Return of the Surf Writer
"Few have successfully transmitted to a broader audience the sport's intangible appeal." That was Biddle Duke in The Star in 2015, in praise of William Finnegan's writing about surfing in The New Yorker.
"There it was, pulled together by a keenly observant reporter: the characters, the unwritten rules, the beauty, the fear, the humiliation, the brazen egos, the pull of it."
Mr. Duke was reviewing "Barbarian Days," Mr. Finnegan's memoir of his life with the "wily mistress" that is surfing, "the story of a coming of age of a man and a sport." Now the author will be back in Montauk, at the library, to read from the book and take questions on Wednesday at 6 p.m.
"Back" because not only has he longboarded at Ditch Plain, making appearances in "Barbarian Days" is the hamlet's Peter Spacek, surfer and Star cartoonist. In the book the two make an excursion together to surf off Madeira.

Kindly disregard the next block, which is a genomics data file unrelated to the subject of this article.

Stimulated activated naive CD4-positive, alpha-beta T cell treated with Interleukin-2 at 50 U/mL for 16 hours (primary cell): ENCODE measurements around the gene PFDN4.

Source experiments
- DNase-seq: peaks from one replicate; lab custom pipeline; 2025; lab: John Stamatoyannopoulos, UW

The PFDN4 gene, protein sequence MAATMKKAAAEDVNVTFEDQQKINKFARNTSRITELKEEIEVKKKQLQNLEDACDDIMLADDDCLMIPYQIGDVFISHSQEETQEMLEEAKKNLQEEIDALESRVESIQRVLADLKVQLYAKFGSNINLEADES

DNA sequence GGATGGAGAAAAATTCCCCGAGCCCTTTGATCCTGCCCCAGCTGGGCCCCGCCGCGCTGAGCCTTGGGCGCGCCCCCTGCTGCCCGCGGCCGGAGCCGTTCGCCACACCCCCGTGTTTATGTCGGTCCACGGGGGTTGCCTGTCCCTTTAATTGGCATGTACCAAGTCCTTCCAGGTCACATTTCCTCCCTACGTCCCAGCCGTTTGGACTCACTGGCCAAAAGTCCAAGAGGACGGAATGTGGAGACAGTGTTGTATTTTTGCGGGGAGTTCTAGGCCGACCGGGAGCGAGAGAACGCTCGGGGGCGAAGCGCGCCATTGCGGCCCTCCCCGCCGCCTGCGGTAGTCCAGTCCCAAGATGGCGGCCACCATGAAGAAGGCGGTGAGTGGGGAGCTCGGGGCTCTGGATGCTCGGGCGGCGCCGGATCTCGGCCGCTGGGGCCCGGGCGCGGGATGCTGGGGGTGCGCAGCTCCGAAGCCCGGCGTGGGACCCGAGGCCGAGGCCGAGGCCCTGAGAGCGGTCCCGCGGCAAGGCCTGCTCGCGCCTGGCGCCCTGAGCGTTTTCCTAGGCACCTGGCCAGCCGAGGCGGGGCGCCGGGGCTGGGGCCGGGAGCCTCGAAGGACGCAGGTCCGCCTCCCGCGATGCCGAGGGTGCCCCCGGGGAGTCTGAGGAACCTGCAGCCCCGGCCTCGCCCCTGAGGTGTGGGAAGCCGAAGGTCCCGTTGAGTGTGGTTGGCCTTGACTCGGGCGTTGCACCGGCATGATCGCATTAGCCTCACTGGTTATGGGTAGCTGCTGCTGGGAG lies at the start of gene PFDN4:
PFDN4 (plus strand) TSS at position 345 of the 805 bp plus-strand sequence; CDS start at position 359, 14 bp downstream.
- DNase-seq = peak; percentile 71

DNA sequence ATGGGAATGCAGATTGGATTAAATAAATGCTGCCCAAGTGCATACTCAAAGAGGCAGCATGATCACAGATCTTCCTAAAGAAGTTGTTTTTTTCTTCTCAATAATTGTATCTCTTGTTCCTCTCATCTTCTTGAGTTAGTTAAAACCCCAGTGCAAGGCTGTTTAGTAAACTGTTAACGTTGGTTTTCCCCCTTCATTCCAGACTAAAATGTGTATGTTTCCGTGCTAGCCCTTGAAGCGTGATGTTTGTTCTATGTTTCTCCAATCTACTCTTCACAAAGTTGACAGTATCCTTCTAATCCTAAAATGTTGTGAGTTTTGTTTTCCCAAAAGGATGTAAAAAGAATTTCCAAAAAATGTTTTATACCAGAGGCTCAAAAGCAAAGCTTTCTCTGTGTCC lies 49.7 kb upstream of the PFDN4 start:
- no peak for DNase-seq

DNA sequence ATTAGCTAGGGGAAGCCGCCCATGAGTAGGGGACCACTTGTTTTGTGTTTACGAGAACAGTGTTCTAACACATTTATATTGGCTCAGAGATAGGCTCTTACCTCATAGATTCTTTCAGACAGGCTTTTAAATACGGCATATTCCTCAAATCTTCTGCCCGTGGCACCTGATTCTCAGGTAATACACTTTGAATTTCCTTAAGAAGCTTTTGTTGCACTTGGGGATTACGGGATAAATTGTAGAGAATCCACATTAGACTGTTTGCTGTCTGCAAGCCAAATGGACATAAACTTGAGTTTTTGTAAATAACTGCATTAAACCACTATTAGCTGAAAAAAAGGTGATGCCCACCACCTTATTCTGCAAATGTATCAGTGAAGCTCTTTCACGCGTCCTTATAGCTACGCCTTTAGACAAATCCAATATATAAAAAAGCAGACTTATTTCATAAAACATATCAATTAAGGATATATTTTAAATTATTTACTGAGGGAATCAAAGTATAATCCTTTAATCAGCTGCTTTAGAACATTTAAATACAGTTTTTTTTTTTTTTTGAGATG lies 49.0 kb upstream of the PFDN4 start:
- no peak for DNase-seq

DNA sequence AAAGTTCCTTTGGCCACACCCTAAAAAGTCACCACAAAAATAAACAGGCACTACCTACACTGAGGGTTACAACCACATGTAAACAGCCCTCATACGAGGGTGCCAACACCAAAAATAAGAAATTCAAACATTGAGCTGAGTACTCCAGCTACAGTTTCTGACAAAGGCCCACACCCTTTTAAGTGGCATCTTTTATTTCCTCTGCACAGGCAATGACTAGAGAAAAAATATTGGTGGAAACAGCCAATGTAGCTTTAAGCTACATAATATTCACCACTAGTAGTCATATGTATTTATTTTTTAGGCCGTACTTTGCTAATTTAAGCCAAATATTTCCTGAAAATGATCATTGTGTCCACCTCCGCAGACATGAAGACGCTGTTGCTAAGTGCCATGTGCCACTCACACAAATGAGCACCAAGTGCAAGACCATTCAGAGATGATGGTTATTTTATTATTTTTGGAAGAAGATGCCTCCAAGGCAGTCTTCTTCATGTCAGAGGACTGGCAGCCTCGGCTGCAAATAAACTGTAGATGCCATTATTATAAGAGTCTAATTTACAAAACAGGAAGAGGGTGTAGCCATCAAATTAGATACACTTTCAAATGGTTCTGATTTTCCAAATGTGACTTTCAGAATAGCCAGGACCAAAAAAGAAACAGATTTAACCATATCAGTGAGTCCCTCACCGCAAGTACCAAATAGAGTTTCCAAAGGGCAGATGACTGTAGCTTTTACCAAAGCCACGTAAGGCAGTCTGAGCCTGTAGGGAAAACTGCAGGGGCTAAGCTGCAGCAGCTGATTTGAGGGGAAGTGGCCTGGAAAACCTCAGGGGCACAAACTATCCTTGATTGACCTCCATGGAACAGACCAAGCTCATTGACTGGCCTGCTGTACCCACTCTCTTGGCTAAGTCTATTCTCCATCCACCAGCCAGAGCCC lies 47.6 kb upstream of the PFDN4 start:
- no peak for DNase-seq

To the armchair observer they were taking their lives in their hands. But why? Mr. Finnegan will be happy to discuss it.
The Women of Journalism
"How Women Changed American Journalism" is the subtitle of Brooke Kroeger's new book of history, "Undaunted," out last month from Knopf. It stretches back in time to before the Civil War, and advances forward in its subjects from the investigative work of Ida B. Wells to the war correspondence of Martha Gellhorn, who out-Hemingway'd Hemingway, up to the modern-day triumphs of Joan Didion and Janet Malcolm.
Ms. Kroeger's own journalistic experience includes stints at Newsday and work for the U.P.I. news service. She taught journalism for many years at New York University, where she was founding director of the Arthur L. Carter Journalism Institute.
The part-time East Hampton resident will be interviewed by Jim Rutenberg of The New York Times and Lynn Sherr, formerly of ABC News, on Saturday at 6 p.m. at the East Hampton Library. The program will be both in person and by Zoom. Registration is through the BookHampton website.